New acquisition boosts generating capacity Community Power Cornwall

The co-op says the purchase of privately owned assets is a viable way for the community energy sector to expand

Community Power Cornwall (CPC) has announced its acquisition of the wholly owned subsidiary West Country Renewables (WCR) for approximately £1.34m.

The community-owned energy co-op – the first to be set up in the county – hailed the move as “a significant step for community ownership of energy generation in Cornwall”.

It is the first time a Cornish community energy society has bought an existing company. The co-op says the transfer of assets from private to community ownership is becoming a more viable method for expanding community energy in the UK – and ensuring its benefits stay local.

Thanks to the sale, a number of assets are now under community ownership – five solar arrays located at Mount Hawke Skate Park, St Agnes Railway Yard, St Agnes Presingoll Farm and Scarne Industrial Estate, totalling 500kW; and three 11kW wind turbines which are scattered across the rest of the south west.

CPC estimates that is this transfer will retain £2.5m in the Cornish economy before any multiplier effect.

The acquisition was funded by a loan of £1.43m from the Low Carbon Society Limited (TLC), a community development financial institution which makes loans to community enterprises to support projects with positive social and environmental outcomes. TLC has a loan facility with Cornwall Council which funded £1.27m of this acquisition.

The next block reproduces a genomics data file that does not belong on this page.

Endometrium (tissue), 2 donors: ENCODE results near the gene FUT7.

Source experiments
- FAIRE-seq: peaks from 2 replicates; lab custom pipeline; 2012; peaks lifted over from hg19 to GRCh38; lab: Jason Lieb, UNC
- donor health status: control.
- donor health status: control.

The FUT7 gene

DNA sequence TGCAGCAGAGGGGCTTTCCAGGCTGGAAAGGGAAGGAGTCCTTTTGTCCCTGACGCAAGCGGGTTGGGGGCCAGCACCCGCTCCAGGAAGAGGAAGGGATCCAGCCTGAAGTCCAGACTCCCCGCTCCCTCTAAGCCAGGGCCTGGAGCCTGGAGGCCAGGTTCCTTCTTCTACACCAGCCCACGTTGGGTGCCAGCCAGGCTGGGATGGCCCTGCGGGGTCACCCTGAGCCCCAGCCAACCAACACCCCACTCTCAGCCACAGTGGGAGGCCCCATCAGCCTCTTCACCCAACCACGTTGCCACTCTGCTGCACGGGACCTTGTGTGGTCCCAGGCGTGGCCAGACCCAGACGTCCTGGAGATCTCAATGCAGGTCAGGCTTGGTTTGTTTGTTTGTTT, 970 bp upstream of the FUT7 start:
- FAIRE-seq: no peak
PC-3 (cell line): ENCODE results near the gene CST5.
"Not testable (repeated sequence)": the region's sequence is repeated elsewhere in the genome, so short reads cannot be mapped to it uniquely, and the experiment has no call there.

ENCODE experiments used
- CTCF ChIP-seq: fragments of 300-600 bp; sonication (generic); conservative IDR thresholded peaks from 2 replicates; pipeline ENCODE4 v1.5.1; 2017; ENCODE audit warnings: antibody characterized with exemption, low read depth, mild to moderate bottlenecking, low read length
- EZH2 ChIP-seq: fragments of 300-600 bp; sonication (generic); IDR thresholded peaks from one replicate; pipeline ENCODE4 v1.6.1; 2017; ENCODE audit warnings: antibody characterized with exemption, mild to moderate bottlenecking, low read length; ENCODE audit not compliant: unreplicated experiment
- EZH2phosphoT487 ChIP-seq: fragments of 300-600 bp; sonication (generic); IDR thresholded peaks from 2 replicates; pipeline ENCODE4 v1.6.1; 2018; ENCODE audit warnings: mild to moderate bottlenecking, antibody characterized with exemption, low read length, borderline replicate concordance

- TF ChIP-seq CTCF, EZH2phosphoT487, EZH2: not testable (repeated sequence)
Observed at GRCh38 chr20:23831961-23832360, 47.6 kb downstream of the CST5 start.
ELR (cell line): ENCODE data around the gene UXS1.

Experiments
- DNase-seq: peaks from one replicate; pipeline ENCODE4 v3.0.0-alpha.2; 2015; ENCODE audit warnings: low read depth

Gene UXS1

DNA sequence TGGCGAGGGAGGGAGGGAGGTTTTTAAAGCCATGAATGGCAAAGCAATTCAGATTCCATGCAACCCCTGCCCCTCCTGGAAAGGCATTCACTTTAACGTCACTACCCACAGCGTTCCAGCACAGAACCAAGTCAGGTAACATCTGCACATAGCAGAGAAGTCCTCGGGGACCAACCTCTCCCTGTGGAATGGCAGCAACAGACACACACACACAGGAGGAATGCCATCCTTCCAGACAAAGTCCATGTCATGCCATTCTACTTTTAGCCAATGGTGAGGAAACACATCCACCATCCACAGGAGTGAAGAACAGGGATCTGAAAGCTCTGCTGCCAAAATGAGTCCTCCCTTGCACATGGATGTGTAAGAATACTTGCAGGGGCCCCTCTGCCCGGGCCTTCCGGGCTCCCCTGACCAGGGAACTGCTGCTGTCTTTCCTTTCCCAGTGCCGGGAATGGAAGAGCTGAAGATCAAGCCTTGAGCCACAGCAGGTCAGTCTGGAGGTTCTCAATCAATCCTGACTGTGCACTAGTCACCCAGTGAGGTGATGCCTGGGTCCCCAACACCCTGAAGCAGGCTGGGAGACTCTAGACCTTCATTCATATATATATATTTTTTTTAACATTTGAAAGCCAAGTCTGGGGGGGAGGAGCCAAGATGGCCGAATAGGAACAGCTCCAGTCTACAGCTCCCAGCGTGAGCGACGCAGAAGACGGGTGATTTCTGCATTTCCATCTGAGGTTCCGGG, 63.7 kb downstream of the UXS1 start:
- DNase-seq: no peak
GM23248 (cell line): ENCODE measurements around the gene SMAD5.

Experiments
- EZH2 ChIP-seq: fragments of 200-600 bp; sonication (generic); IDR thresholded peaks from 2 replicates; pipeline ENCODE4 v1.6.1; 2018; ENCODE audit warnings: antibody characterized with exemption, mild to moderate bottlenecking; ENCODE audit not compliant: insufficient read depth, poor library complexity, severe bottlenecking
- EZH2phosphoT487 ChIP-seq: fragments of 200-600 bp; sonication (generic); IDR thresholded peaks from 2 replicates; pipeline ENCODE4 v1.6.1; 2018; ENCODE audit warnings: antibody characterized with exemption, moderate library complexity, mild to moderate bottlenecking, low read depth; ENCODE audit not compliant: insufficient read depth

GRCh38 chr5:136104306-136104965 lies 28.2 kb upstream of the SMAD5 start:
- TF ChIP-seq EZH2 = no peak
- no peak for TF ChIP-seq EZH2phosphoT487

Clayton Elliott of CPC said: “It is great to have kept WCR in local community ownership as it would have been a great shame if the money flows that WCR derives from Cornish natural resources had been lost from the local economy. It is also a step change for CPC which started with one site in 2011 and now manages 24 installations and about a megawatt of installed capacity all held in common ownership.”

Emma Bridge of Community Energy England added: “The acquisition of WCR by CPC demonstrates how communities are innovatively evolving business models to acquire existing private assets thereby increasing the community value of generation projects.

“We applaud the hard work undertaken by Community Power Cornwall and the support given by Cornwall Council and hope this can inspire other communities and local authorities to do similar across the UK.”

Bob Edgerton, Cornwall Council’s cabinet member for planning and the economy, said community energy is an important part of the county’s devolution deal we have with the government.

“I’m very pleased that the support provided by Cornwall Council with its £2.5m loan fund for community-run renewable energy projects has played a part in this achievement,” he added.

“I would like to congratulate everybody, many of whom are volunteers, for making this initiative such a success and I look forward to seeing how it develops.”